Sacral neuromodulation effective for refractory bladder pain syndrome/interstitial cystitis
Sacral neuromodulation (SNM) appears to be a safe and effective treatment method for refractory bladder pain syndrome/interstitial cystitis, according to a new meta-analysis.
The meta-analysis included 17 studies (n=583; 89 percent female), of which eight were prospective cohort studies, eight were retrospective case series and one was a randomized controlled trial (RCT).
Pooled data from 12 trials that focused on pelvic pain showed that SNM significantly reduced pain, as measured by the visual analogue scale, compared to baseline values (weighted mean difference [WMD], -3.99; 95 percent CI, -5.22 to -2.7; p<0.00001).
Two prospective studies and one RCT reported on scores in the interstitial cystitis problem index (ICPI) and interstitial cystitis symptom index (ICSI). These studies revealed significant ICPI (WMD, -6.34; -9.57 to -3.10; p=0.0001) and ICSI (WMD, -7.17; -9.90 to -4.45; p<0.00001) reductions in those who received SNM.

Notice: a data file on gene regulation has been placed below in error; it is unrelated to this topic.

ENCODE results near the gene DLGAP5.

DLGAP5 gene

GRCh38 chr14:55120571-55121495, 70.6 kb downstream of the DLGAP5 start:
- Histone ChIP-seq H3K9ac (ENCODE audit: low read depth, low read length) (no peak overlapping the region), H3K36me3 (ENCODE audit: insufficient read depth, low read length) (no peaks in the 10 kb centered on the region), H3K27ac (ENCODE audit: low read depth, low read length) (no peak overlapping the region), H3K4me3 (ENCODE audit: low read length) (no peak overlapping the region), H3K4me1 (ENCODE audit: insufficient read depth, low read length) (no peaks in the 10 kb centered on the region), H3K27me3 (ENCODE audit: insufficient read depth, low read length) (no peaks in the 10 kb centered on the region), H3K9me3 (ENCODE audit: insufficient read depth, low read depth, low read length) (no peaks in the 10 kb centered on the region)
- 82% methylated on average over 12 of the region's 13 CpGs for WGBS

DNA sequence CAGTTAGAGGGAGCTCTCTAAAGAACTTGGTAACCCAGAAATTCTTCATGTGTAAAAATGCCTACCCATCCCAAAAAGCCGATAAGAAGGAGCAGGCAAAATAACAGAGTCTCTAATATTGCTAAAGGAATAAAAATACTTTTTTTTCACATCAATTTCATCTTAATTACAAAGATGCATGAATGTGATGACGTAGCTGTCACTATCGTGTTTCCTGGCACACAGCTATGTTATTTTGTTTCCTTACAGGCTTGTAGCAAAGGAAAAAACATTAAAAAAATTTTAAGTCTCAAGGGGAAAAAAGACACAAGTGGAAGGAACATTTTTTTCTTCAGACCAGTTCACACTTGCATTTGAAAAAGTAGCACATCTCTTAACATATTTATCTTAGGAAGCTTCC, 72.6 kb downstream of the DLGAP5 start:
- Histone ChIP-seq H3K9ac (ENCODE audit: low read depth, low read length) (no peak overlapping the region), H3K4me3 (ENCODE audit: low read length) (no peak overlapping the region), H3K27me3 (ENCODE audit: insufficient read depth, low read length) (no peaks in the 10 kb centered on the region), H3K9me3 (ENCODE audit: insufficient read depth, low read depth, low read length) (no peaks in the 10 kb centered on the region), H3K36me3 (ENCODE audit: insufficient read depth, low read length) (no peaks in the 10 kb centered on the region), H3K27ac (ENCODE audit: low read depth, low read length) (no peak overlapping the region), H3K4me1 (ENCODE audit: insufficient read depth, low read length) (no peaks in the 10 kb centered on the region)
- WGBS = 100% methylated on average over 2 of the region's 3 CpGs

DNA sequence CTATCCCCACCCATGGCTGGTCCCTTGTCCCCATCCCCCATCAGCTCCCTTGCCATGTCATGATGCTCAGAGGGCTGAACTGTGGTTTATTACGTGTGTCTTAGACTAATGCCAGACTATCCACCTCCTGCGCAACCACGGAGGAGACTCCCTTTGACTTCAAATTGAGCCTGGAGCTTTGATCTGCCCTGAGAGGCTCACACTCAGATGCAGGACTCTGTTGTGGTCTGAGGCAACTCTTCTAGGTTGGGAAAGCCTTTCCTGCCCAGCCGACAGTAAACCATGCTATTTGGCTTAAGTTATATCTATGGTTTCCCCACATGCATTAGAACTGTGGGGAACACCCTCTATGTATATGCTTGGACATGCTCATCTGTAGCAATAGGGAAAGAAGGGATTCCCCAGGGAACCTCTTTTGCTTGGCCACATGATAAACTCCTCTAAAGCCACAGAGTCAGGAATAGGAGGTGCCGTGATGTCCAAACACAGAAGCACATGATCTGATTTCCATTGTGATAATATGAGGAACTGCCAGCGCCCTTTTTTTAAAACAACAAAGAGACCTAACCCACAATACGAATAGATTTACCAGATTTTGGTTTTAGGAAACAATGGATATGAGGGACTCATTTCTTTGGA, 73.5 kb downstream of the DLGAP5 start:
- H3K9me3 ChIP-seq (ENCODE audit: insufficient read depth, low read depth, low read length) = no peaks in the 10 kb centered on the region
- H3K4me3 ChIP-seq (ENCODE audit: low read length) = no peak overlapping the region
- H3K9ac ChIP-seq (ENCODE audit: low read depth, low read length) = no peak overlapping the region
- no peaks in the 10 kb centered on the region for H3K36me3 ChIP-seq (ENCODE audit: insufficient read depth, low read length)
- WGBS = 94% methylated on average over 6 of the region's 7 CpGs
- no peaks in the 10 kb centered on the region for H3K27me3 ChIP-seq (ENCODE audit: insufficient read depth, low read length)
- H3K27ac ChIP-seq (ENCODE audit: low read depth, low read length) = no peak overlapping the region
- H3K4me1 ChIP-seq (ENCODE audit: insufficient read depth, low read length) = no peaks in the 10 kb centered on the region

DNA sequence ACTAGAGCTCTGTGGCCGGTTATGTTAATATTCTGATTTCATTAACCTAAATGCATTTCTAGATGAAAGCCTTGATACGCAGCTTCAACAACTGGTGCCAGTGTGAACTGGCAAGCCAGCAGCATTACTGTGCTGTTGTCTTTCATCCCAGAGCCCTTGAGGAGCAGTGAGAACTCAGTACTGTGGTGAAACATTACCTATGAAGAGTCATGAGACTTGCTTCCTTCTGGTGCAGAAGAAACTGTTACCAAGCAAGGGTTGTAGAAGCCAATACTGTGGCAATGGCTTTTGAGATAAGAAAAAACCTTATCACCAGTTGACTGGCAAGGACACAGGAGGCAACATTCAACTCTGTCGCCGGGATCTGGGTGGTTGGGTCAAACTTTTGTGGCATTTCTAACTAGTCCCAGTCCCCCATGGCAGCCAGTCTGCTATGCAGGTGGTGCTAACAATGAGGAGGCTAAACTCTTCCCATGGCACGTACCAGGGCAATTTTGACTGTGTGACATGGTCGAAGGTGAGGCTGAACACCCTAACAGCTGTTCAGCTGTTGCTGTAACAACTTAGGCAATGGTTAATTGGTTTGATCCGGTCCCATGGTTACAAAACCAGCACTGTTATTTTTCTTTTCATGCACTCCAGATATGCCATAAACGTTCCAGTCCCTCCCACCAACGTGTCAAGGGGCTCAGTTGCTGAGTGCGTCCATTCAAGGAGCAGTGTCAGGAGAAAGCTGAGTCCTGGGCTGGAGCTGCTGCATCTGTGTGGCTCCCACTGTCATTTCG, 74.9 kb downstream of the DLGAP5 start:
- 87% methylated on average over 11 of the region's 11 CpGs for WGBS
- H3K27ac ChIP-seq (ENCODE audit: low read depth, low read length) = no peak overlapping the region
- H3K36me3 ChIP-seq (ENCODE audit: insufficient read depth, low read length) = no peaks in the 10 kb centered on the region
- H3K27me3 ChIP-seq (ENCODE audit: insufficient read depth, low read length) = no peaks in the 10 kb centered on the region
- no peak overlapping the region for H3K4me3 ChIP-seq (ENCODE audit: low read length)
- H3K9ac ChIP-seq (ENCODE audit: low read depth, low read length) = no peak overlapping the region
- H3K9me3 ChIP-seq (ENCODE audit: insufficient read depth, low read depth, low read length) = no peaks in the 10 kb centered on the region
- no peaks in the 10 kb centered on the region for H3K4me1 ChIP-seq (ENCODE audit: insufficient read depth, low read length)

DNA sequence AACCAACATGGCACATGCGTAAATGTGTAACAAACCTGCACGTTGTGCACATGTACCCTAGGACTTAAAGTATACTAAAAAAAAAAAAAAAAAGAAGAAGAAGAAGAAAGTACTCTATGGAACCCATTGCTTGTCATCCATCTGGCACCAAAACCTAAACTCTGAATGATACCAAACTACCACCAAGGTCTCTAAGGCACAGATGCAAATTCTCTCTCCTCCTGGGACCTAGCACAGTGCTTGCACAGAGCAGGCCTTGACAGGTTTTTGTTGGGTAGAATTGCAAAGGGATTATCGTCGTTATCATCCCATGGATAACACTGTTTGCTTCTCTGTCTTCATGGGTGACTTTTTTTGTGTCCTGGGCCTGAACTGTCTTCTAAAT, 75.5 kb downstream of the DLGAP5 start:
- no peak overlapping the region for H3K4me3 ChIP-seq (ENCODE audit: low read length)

On the other hand, treatment success rate was investigated in 10 studies (n=258) which showed a pooled success rate of 84 percent (76 to 91 percent).
The meta-analysis also showed that daytime frequency (four studies; WMD, -7.45; -9.68 to -5.22; p<0.00001) and nocturia (two studies; WMD, -3.01; -3.56 to -2.45; p<0.00001) improved significantly following SNM.
Significant improvements in urgency (four studies; WMD, -1.06; -1.79 to -0.37; p=0.003) and average voided volume (six studies; WMD 95.16 mL; 63.64 to 126.69; p<0.0001) were also observed.
Overall complication and explantation rates were reported in 14 (n=345) and 10 (n=258) studies, respectively. These yielded a complication rate of 3 percent and an explantation rate of 8 percent.